July 08, 2012
MONTERIA - Two fans are blasting away in the offices of the Corsoc social development association. The heat is moist, and our clothes are steeped in humidity. We are in Monteria, in the State of Cordoba, 90 minutes away by plane from the Colombian capital Bogota. It is a world away.
In this world, conventional justice has no place and the State institutions barely function. It is also a place where the earth is ripe with riches - gold, nickel, oil, coal and, of course, coca.
But these resources are hoarded by the strongest: those who speak with weapons. This is the kingdom of drug traffickers and other "Bacrim," the name given to criminal groups here. They are often demobilized paramilitaries who quickly switch over to drug trafficking, in addition to the Marxist FARC (Revolutionary Armed Forces of Columbia) and ELN (National Liberation Army) guerillas.
It's been two years since the representatives of internal refugees - driven from their lands by one of these armed groups - last met in this office. It's too visible, and therefore too dangerous. Their predecessors were assassinated. But today some of them insisted on this meeting with three passing Swiss diplomats to try to alert the world to their plight.
Mô Bleeker is one of these diplomats. She is the special envoy from the Swiss Federal Foreign Affairs Department (DFAE) in charge of a special task force for the "treatment of the past and atrocity prevention." She and the others have come to see for themselves the situation and to evaluate how Switzerland might continue to help broker a negotiated solution. This is a key moment: on June 29 2011, Colombian President Juan Manuel Santos passed a law for the "victims and the return of land."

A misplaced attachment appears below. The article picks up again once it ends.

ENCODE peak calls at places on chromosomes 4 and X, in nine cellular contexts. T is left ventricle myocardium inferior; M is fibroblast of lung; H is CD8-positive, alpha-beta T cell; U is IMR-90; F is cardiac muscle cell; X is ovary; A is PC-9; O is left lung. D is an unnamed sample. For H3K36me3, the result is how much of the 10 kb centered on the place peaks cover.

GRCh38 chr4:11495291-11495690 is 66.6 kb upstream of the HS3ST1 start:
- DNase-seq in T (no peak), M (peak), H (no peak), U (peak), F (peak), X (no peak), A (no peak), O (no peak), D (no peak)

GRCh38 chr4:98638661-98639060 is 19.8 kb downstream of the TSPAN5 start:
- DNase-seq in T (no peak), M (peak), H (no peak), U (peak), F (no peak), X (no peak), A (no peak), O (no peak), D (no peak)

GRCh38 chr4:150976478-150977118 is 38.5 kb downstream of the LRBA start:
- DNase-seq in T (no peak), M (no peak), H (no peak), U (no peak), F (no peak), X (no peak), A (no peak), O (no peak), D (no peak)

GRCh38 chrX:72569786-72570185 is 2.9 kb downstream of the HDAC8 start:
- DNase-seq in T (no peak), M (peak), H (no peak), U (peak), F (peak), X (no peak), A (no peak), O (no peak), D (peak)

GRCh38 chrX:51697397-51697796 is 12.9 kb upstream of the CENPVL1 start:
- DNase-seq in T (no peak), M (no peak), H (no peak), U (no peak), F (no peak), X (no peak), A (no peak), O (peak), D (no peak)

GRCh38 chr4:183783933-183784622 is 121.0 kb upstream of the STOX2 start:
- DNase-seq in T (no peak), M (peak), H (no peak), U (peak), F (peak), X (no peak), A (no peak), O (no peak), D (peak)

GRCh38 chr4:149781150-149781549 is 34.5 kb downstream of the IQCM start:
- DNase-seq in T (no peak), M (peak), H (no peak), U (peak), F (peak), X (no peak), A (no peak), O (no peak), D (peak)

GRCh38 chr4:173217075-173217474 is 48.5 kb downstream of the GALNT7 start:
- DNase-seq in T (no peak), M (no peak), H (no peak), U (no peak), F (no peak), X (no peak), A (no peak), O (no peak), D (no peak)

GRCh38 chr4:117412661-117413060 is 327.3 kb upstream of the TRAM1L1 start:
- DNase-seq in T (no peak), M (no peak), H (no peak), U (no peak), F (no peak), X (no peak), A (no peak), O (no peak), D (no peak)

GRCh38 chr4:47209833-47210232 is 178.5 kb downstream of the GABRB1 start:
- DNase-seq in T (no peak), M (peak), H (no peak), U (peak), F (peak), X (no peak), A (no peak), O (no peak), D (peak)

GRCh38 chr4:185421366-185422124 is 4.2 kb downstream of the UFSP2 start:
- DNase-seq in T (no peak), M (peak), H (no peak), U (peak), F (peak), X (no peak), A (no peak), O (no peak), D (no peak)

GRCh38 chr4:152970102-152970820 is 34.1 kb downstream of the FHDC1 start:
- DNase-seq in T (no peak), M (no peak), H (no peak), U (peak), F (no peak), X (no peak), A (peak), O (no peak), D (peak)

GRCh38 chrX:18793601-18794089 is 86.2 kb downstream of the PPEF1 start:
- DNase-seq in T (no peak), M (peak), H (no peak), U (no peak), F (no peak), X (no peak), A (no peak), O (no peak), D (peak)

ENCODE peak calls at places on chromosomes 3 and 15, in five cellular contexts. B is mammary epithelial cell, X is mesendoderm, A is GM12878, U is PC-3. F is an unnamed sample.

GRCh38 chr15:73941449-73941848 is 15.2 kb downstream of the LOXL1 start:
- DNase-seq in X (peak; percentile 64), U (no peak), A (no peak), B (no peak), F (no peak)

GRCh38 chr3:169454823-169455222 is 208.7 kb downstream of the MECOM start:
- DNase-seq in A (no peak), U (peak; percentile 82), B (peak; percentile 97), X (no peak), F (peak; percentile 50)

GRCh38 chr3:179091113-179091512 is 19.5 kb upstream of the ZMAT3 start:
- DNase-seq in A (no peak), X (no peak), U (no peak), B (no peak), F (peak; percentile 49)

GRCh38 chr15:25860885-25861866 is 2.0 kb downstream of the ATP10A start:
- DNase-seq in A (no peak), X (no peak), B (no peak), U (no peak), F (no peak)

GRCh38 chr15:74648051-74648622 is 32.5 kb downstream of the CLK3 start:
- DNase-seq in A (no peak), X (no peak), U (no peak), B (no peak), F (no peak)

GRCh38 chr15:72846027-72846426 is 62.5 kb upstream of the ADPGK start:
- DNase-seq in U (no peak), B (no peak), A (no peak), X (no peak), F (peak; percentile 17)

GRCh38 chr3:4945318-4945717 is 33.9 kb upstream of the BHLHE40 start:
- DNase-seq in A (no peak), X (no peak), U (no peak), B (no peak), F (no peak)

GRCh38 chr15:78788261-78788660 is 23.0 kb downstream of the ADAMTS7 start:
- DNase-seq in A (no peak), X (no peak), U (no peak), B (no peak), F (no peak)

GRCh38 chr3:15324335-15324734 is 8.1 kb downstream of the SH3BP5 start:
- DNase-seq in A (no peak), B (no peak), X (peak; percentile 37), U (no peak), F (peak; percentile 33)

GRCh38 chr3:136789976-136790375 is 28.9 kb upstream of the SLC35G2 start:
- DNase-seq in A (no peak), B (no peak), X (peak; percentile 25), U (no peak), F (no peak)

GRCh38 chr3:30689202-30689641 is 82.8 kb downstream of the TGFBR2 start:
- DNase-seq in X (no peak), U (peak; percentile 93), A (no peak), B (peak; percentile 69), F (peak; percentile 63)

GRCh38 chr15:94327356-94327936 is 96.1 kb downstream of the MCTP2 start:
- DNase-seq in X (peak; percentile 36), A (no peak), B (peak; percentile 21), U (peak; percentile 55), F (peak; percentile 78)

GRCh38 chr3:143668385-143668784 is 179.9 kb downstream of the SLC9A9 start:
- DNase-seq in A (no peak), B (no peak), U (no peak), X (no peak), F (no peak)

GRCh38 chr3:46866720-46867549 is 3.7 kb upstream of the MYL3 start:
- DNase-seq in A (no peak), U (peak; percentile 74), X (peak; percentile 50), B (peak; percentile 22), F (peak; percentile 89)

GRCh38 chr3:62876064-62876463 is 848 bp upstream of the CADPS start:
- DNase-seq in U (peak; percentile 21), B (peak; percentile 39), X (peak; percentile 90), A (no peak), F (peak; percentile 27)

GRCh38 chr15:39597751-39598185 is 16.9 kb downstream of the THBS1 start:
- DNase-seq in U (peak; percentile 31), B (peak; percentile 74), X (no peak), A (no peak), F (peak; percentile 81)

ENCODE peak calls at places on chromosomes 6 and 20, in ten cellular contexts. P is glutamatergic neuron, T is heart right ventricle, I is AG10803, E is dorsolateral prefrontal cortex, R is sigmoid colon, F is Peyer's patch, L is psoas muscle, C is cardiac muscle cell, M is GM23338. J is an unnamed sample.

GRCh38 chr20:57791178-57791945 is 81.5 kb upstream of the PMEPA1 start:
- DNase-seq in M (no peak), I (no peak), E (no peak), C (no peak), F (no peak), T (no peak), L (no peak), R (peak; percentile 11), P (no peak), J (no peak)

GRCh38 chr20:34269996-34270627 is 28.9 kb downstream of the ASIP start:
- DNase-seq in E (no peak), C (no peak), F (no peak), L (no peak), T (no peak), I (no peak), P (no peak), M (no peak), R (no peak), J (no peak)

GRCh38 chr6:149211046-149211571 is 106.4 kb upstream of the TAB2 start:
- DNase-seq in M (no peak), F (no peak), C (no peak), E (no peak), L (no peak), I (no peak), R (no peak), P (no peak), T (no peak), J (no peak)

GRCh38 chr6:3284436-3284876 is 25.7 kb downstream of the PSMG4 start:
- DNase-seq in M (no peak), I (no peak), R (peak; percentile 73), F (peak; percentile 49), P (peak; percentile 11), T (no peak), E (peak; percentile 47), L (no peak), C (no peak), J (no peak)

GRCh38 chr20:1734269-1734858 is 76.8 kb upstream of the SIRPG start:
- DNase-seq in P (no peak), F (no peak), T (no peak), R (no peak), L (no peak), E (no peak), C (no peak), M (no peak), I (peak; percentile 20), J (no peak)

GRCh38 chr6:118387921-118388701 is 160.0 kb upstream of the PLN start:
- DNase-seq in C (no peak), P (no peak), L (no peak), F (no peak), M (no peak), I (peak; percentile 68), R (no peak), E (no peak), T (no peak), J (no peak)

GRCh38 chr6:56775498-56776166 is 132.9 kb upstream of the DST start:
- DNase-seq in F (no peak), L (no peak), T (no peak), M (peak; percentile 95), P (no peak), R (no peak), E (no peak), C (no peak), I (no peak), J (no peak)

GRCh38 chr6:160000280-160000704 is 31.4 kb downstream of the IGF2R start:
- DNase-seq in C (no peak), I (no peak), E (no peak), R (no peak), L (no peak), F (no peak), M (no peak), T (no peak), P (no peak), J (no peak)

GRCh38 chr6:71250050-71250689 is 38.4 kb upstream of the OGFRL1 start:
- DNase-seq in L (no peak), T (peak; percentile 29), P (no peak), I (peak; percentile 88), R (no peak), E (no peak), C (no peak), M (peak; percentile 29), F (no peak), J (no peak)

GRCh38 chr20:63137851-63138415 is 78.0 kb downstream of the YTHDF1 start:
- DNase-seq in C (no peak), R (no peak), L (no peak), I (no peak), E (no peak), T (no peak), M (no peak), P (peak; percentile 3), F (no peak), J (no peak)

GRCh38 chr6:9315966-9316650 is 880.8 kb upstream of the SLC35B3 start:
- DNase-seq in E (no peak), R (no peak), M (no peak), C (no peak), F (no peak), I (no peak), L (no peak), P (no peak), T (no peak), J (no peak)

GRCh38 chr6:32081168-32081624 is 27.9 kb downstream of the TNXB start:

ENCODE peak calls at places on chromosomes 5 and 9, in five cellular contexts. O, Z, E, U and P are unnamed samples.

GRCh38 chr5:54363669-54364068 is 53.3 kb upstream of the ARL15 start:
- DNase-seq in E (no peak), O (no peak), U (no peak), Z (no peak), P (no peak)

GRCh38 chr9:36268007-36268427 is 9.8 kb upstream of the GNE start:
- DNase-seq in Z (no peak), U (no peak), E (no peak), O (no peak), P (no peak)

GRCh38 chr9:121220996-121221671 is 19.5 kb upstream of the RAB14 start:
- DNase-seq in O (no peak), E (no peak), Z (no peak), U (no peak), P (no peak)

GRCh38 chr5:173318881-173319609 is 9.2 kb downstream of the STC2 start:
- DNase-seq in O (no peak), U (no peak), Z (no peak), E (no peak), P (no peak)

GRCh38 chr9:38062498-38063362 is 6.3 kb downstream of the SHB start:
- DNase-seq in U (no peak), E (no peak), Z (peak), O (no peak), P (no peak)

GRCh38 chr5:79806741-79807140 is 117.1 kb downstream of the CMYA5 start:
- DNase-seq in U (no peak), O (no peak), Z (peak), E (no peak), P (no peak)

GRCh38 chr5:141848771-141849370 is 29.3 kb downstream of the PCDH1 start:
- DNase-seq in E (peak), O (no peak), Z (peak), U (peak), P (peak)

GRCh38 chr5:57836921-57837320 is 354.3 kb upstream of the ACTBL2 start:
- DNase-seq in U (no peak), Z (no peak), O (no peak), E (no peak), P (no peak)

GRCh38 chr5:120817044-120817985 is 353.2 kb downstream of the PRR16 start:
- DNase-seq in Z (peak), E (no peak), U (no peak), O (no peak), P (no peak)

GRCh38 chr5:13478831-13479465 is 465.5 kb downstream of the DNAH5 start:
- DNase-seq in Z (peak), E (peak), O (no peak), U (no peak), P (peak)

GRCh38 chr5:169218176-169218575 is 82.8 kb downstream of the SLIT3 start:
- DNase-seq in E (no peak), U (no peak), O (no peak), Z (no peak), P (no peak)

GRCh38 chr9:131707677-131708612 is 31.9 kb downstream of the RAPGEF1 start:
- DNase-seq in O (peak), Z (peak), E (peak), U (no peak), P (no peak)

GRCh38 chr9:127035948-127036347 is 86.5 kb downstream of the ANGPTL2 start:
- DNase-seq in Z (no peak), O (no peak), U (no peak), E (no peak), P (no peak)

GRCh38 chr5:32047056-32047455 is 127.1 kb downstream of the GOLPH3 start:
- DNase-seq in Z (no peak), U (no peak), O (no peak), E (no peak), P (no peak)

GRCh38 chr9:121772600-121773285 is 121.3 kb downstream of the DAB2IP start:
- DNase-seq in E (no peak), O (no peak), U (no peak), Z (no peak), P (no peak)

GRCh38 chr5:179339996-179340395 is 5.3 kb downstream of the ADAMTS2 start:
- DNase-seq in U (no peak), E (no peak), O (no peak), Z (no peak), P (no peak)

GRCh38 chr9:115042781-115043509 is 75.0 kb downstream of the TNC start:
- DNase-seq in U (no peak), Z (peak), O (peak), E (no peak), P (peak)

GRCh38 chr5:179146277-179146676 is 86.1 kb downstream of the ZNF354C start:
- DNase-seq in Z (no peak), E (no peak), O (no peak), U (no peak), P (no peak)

A conflict focused on land
In Colombia, which has never had any agrarian reform, land is at the heart of the conflict. By compensating for or returning 3 to 6.5 million hectares of land stolen by armed groups to millions of displaced peasants, the government in Bogota is trying to cut the grass under the FARC's feet and to launch a political process that could lead to peace. The difficulties and risks are enormous: can the authorities protect those who are claiming their lands? Won't the law be subverted to legalize stolen land?
On that day in Monteria, the overview that the dozen leaders of displaced populations give to the Swiss diplomats is gloomy. "The armed groups don't hesitate to kill us to take our lands. Pressing charges only increases the danger. Here, most judges and policemen are terrorized, when they're not in cahoots with the "Bacrim," says Josué, the chieftain of the indigenous Suni people (his name was modified). "The government in Bogota doesn't hear us. It will listen to you: tell them about our plight. The State has to intervene. We will not move any more: we live here or we die here."